The headline comes from a dinner we had recently for my birthday; a quiet affair where we had just a couple of wine loving friends to join us and a chance to select some wine cellar specials. Although not planned, it transpired that we seemed to be following an old or old world wine with a new and new world wine and the wine tasting results were enlightening. We started with some homemade pate` and a bottle of 2003 Maison Champy red burgundy from the appellation Savigny le Beaune. Although double decanted the nose was still restrained; some hints of violets and cherries and a little earth and forest floor. The palate is another matter and here the wine begins to sing its beautifully balanced song; cherry, raspberry, a little red current and those violets in the background, all underpinned by superfine tannins and a real acid presence providing solid backbone to the whole package. All agreed it was a sheer delight. We followed this with one of our finest Aussie pinots, a 2005 Diamond Valley Reserve from Yarra Valley. Amazingly it simply did not compete; against the Burgundy it was almost like a fruit bomb, although it was clearly well made and highly rated. Halliday gives it 95 pts and says ‘the bouquet is ripe and sweet with the palate showing abundant plum and black cherry, with years of development’

Then it was onto the main course of roast lamb with red wine jus and vegetables. We commenced here with a wine that had been waiting a long time in the cellar, a 1994 Orlando Lawson’s Padthaway Shiraz. After major cork disintegration problems, this was filtered and double decanted. When we got down to the wine it was nothing short of a dream. The colour was still bright red and the nose a wonderful array of earth, chocolate, cooked plums and super soft spice. On the palate it just got better with all the above plus some silky tannins and a long, complex and lingering finish. Of course the thing that keeps coming through in an older wine like this is the way the oak and tannins move to the background and become so rounded and integrated. We could not resist the temptation to compare this to something more recent, so we opened a 2004 Seppelt St. Peters Shiraz, a wine rated 96 in glowing terms by Halliday. Sure we’d had a few by then, however none of us could rave about its qualities after drinking the 94 Orlando Lawson’s. We left half for me to look at the following night. So tucking into the balance of the bottle next day I could clearly see why Halliday rates it 96 pts and waxes thus; ‘Great colour; elegant and long, with black pepper, spice and blackberry; literally sings on its lovely finish; 40% new oak, wild yeast, etc. screwcap, 13.8% alc, rating 96, to 2016’.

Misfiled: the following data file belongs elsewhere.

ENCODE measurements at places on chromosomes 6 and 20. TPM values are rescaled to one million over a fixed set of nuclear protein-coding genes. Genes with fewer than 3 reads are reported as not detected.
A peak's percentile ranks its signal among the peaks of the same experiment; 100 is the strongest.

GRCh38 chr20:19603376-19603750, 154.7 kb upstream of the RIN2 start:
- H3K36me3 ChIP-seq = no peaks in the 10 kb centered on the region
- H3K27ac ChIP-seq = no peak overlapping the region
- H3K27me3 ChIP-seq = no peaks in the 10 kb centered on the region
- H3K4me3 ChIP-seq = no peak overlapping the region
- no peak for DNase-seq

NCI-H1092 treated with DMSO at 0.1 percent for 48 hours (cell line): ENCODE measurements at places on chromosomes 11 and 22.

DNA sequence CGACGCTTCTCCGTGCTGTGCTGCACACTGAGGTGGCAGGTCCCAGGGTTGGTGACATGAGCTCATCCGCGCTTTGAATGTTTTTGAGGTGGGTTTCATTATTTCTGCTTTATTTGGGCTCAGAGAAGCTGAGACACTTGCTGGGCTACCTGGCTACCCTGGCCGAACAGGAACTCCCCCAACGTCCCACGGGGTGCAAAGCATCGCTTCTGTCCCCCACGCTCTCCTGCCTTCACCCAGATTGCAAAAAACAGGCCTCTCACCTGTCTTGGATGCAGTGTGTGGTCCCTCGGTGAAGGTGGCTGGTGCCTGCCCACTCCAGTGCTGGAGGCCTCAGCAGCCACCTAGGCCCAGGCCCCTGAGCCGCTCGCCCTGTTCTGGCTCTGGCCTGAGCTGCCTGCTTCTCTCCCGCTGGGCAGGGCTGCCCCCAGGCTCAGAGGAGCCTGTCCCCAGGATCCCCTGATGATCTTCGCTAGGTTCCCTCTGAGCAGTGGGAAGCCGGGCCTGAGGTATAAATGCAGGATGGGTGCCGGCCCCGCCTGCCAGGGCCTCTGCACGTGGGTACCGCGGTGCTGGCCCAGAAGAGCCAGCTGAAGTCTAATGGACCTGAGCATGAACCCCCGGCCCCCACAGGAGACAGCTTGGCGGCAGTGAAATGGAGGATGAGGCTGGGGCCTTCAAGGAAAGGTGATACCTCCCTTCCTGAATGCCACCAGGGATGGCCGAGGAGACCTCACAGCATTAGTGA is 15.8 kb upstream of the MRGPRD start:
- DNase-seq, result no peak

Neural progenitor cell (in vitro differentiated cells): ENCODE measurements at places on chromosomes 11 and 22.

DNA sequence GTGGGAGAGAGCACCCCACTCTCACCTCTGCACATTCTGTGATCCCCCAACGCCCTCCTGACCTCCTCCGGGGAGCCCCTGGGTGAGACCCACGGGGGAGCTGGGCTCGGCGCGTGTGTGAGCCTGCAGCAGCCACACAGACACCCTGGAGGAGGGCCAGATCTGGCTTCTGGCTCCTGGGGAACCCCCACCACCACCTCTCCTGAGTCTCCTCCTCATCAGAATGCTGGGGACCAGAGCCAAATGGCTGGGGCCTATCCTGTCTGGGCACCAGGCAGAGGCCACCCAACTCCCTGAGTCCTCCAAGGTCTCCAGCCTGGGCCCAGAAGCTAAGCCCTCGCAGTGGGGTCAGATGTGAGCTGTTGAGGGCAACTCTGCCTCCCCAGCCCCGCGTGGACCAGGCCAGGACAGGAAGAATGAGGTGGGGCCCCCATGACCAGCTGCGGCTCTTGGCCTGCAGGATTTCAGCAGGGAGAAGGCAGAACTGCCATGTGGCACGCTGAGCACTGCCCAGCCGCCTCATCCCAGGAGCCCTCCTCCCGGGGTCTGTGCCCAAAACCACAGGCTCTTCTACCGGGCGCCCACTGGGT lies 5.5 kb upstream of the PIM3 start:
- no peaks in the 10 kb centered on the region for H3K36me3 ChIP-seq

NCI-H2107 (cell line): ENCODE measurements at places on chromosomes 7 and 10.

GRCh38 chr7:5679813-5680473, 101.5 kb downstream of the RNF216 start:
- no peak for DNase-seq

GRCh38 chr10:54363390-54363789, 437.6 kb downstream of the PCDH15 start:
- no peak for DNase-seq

Yep, it is a gorgeous wine, utterly seductive, fine, refined, superb line and length, supple tannins that weld it together superbly, taste stays in the mouth for some time and the finish is sweet and long. The fruit is just there as part of the wonderful mix; the difference amazing when not comparing it to the older wine.

A dessert of flourless chocolate espresso cake with raspberries and vanilla ice cream was matched with my last bottle of 1994 Seppelt Show Sparkling Shiraz. All we could say was ‘Wow what a wine!!’ winemaker notes put it simply ‘The world’s flagship Sparkling Shiraz, beautifully balanced, showing great finesse, multiple layers of fruit and abundant flavour.’ In the 2007 Aus Wine Companion Halliday rated it 95 and noted ‘A complex array of spicy, savoury, blackberry and liquorice aromas and flavours; best balanced and driest for some time; will continue to develop in bottle’. Ours was not a crown seal but the wine was pristine and a wonderful match for the dessert; probably the wine of the night.

A wonderful night of lovely food and wonderful wines from the cellar; the way the new world and new wines compared so unfavouably with their matches was a fascinating insight. Perhaps next time we will do it all in reverse order.